Yeah, see if you can spot the "oh, that's exactly like South Korea" aspect of this story:
Students are battling to get into the best schools, putting more time into preparing for college entrance exams, sculpting their high school resumes, and even hiring high-priced college admissions consultants. Oddly, they’re not studying as much once they get in. How do we explain this apparent personality transformation from energetic applicant to disengaged matriculant?Okay, so there may be only a little actual Korean influence here, but the trend toward what is happening in South Korea is striking (although grade inflation in many South Korean universities is on its way out).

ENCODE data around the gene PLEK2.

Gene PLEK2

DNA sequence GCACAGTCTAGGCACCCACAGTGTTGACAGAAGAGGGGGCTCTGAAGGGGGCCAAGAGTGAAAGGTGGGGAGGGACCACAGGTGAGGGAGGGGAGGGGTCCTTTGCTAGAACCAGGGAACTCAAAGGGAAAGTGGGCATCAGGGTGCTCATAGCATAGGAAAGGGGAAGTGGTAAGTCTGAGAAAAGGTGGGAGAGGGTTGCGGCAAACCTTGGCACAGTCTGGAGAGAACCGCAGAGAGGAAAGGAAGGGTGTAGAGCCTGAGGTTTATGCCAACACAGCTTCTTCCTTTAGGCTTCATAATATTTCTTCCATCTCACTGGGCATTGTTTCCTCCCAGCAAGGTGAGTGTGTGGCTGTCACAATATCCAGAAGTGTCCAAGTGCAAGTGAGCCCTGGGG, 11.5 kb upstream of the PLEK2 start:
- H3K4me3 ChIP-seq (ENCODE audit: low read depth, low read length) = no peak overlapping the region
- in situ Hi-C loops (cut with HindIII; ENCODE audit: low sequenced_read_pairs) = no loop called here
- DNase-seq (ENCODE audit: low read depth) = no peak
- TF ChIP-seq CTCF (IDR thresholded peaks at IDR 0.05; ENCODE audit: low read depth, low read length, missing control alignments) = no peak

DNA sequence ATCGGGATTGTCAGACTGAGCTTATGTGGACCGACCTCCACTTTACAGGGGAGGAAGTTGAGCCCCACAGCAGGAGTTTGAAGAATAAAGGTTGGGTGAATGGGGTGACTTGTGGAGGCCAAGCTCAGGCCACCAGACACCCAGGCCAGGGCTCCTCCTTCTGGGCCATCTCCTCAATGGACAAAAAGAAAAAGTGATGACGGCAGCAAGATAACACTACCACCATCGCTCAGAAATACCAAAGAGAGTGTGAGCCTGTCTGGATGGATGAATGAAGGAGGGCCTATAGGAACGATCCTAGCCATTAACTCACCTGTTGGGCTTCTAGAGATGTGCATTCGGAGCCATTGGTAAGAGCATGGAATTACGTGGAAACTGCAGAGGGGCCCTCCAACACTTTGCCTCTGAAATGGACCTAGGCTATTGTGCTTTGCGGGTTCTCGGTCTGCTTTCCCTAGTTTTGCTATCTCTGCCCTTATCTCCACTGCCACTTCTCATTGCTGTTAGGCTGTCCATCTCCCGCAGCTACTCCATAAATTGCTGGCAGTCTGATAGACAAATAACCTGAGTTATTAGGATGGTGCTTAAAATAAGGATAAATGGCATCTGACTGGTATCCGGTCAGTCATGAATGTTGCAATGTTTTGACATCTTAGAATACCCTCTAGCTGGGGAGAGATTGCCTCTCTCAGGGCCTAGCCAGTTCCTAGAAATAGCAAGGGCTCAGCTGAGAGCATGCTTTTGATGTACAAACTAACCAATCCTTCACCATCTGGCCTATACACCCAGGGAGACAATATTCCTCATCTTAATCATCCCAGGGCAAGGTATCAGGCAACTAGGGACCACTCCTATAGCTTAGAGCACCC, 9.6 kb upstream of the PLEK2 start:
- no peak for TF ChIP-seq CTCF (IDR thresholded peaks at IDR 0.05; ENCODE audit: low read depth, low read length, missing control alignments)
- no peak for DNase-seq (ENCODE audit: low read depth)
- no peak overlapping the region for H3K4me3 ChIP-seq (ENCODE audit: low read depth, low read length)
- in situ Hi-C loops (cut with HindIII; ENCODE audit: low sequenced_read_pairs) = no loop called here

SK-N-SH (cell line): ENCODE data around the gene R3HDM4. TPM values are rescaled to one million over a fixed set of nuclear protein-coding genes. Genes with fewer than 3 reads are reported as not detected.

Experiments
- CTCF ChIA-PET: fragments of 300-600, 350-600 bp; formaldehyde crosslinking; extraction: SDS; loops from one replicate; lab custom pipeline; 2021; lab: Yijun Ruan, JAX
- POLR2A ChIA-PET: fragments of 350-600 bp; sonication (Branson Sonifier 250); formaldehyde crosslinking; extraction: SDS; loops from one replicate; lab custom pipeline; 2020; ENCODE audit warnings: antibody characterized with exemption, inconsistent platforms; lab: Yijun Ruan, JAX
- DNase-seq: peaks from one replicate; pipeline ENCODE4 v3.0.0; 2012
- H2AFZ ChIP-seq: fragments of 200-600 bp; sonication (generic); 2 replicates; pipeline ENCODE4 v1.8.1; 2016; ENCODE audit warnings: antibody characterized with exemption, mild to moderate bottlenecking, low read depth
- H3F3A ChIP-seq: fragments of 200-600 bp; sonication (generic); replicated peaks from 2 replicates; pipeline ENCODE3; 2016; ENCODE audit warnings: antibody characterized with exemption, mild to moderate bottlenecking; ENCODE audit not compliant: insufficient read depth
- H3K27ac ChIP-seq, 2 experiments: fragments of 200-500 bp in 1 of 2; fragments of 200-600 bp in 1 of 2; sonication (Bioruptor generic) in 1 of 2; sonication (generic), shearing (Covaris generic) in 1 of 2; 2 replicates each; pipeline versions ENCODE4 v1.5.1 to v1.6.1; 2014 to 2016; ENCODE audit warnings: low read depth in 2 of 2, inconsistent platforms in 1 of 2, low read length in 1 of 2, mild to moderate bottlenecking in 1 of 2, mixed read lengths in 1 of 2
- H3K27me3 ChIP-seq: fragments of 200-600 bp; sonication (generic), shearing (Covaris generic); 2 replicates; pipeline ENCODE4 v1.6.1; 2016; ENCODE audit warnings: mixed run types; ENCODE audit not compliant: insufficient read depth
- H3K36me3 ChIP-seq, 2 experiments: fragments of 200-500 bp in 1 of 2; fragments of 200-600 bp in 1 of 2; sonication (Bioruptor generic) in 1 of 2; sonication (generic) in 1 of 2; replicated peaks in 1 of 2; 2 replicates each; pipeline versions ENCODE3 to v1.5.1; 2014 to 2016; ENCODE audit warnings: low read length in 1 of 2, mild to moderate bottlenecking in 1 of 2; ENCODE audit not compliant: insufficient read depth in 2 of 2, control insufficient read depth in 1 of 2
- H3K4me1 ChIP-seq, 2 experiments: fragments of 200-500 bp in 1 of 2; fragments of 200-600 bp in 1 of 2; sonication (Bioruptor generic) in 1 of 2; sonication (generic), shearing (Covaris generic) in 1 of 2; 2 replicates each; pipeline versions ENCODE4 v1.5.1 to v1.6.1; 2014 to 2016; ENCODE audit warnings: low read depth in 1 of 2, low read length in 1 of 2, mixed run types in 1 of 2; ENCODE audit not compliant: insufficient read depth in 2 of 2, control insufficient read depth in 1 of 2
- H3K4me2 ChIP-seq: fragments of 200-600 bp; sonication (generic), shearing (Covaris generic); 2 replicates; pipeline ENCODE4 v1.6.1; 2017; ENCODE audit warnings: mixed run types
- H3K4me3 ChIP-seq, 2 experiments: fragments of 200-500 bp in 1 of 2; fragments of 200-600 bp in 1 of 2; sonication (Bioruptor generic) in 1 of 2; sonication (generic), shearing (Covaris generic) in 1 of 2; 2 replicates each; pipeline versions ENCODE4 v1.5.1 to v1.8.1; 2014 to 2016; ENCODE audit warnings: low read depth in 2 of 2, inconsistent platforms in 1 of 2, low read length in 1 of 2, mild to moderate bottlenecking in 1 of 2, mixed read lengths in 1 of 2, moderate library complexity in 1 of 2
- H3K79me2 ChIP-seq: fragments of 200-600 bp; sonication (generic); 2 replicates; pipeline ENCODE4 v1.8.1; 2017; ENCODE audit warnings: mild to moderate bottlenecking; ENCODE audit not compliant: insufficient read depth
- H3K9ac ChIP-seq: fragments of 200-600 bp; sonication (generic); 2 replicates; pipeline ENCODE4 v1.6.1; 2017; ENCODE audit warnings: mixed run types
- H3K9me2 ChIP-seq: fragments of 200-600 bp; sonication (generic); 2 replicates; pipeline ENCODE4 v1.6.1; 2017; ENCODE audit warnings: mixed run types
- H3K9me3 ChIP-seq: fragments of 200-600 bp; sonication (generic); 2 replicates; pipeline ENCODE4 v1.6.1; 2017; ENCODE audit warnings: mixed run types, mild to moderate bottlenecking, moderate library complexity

It may be that the college you attend has become a more important signal of student ability than it used to be, and your class rank less important. Differences in average student ability between colleges have increased over time, while differences in student ability within colleges have decreased. If students at your college are now more similar to you, employers may learn a lot about you from the name of your alma mater. This may help explain both the brutal competition and the post-admission collapse: the perception is that getting in is what really matters. Once you’re there, the battle is all but over.